Payday lending involves small‐dollar, high‐interest loans that trap consumers into a long‐term cycle of debt and fees. Payday lenders tout themselves as a needed service providing access to emergency credit. However, with weak underwriting and ability to repay standards, the payday loan model creates a debt trap that is easy to get into, but extremely difficult to escape. Each year, payday loans strip $4.2 billion in fees from consumers across the country. In Colorado, payday lenders cost consumers over $50 million in fees for 2015.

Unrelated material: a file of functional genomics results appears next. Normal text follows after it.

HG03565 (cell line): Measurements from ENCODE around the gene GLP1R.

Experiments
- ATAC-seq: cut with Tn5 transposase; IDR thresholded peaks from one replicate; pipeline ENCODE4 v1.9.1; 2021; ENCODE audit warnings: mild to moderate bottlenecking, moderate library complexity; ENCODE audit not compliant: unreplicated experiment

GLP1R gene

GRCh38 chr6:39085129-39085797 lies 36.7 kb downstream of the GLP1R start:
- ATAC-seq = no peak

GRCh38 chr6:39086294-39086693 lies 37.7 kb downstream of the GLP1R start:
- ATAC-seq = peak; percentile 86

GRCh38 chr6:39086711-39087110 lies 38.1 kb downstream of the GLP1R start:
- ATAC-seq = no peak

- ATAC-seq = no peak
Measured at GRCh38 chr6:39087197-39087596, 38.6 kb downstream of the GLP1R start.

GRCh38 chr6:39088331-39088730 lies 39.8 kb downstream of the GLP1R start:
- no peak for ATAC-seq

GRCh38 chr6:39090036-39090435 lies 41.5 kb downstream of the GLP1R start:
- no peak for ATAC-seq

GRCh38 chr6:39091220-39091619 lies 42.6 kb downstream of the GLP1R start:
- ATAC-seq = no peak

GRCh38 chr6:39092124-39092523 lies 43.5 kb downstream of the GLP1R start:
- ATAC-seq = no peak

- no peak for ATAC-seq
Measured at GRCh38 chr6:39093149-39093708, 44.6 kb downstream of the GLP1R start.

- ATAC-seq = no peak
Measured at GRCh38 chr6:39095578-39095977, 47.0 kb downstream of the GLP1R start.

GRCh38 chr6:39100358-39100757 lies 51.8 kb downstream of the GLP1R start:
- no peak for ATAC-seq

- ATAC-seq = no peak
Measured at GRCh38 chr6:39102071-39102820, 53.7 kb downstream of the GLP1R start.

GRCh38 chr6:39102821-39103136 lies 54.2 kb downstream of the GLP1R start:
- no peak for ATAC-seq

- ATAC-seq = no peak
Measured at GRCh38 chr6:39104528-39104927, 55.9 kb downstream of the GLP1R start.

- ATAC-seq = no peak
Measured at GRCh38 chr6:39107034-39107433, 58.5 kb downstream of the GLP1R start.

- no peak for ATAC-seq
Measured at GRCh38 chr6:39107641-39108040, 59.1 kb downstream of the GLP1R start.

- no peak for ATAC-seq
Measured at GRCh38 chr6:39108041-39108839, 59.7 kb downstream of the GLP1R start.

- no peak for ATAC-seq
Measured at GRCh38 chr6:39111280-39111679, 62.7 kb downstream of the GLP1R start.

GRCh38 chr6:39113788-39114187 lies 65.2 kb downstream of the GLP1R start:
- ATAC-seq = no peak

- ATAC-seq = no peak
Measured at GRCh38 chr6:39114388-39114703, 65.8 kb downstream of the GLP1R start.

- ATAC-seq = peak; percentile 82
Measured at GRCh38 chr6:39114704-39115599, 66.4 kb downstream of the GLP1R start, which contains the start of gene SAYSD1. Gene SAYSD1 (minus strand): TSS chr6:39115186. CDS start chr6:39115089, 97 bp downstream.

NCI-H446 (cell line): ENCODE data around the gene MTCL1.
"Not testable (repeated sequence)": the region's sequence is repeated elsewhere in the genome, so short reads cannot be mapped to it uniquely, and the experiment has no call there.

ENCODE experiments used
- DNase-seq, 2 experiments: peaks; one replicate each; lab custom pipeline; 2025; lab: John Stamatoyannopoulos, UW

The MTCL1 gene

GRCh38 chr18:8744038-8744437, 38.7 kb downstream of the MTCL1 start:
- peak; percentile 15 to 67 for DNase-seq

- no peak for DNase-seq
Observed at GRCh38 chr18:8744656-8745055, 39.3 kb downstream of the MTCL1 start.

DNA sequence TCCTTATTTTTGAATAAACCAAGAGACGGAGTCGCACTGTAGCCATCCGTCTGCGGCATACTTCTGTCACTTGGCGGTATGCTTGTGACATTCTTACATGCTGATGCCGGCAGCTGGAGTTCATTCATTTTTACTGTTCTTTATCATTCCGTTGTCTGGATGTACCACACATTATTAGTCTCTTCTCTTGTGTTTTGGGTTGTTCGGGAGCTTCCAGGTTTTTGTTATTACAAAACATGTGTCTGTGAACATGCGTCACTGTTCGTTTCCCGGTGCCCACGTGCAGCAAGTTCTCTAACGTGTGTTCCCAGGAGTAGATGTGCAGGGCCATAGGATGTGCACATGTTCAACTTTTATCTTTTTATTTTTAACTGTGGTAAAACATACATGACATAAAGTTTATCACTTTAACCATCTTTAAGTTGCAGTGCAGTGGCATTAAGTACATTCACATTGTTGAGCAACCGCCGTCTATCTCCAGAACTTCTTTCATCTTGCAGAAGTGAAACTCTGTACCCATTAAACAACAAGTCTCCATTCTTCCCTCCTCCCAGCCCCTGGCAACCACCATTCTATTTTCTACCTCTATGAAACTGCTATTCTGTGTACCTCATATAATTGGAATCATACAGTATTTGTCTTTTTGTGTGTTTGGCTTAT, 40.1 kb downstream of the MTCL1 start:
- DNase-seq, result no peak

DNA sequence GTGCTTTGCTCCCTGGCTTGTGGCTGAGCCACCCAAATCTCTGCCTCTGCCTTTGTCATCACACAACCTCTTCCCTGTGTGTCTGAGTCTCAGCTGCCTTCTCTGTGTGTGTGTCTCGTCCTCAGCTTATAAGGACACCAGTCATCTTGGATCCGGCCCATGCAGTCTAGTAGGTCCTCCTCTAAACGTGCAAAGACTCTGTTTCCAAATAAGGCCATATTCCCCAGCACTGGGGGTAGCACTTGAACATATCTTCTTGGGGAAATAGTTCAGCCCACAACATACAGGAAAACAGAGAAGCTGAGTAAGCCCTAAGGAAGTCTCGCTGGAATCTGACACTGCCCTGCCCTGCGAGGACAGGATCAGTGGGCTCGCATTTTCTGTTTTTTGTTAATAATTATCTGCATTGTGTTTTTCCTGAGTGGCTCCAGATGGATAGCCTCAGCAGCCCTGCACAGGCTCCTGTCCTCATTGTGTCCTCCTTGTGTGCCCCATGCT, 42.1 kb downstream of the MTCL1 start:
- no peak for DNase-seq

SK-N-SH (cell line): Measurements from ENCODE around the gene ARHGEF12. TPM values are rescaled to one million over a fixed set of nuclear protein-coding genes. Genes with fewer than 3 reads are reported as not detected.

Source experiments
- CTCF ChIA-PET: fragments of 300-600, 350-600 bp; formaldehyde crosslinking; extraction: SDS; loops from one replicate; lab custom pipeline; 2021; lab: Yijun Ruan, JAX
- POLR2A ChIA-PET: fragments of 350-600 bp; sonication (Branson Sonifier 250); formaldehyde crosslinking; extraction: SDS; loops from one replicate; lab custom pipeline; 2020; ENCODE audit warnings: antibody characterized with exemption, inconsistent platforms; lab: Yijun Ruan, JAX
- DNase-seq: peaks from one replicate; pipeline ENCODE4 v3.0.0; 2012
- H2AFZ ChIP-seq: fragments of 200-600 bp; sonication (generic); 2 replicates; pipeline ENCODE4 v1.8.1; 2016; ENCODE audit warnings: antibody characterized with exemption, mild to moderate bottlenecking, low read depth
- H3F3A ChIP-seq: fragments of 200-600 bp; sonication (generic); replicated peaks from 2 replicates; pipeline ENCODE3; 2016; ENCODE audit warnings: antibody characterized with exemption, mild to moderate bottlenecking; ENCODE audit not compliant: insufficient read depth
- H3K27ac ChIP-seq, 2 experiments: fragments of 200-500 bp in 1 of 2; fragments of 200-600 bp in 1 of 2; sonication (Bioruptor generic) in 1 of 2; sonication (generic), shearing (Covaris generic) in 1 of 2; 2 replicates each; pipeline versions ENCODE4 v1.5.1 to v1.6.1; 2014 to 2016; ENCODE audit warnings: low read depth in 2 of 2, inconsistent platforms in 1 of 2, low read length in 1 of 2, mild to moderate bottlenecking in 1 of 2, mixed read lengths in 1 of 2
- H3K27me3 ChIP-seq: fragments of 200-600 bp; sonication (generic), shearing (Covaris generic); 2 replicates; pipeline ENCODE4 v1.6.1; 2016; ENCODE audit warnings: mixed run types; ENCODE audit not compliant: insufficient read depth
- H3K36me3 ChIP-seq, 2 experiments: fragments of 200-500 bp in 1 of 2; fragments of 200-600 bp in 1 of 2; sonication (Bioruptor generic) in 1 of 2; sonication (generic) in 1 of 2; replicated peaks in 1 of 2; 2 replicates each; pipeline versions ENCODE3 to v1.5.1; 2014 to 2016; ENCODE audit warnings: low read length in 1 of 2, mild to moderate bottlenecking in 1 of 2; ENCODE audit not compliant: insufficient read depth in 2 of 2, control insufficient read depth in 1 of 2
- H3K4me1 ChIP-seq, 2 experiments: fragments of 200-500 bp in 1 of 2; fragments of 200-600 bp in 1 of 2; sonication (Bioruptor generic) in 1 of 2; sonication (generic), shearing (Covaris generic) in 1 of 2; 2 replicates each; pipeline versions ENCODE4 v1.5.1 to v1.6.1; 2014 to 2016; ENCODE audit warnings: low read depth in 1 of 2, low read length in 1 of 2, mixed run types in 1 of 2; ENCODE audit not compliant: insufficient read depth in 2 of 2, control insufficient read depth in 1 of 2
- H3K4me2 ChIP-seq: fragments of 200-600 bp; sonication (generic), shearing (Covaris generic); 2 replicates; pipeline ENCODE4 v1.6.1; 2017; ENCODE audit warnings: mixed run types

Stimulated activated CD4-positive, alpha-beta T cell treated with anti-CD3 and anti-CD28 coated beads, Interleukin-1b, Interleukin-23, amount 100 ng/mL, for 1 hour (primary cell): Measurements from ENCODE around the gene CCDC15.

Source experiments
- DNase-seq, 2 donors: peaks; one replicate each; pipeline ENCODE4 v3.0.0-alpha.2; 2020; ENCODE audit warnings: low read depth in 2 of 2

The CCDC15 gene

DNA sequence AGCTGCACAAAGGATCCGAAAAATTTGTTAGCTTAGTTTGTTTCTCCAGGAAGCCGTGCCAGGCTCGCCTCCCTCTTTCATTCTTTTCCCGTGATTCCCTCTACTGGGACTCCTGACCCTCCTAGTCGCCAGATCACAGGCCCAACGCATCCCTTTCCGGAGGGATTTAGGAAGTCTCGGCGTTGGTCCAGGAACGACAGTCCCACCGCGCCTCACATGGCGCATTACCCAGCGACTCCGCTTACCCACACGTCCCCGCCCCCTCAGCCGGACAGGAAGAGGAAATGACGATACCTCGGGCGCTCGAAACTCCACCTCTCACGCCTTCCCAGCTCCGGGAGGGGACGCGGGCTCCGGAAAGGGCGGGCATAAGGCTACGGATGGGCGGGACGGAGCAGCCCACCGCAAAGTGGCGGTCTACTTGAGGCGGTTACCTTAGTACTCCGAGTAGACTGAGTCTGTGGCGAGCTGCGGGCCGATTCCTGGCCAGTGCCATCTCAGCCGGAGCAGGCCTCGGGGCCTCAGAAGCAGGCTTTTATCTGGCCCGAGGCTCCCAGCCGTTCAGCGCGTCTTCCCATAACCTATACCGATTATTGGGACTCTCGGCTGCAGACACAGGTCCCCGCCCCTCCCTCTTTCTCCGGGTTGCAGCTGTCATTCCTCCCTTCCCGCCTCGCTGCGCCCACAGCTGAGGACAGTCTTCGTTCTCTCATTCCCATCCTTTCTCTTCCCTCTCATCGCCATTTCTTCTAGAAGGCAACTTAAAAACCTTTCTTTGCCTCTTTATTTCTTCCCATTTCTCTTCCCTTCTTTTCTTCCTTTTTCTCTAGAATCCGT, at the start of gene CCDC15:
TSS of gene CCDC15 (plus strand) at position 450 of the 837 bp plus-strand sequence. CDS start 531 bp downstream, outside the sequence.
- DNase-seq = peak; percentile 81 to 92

- Majority‐minority areas in Colorado (over 50% African‐American and Latino) are nearly twice as likely to have a payday store than all other areas, and 7 times more likely to have a store than predominately white areas (below 10% African‐American and Latino).
- Affluent communities of color have a higher likelihood of containing a payday store, when compared low‐income, predominately white areas.
- In 2015, payday loans drained $50 million in fees from Colorado consumers. The average Colorado consumer took out over three loans from the same lender over the course of the year, while one in four payday loans went into delinquency or default.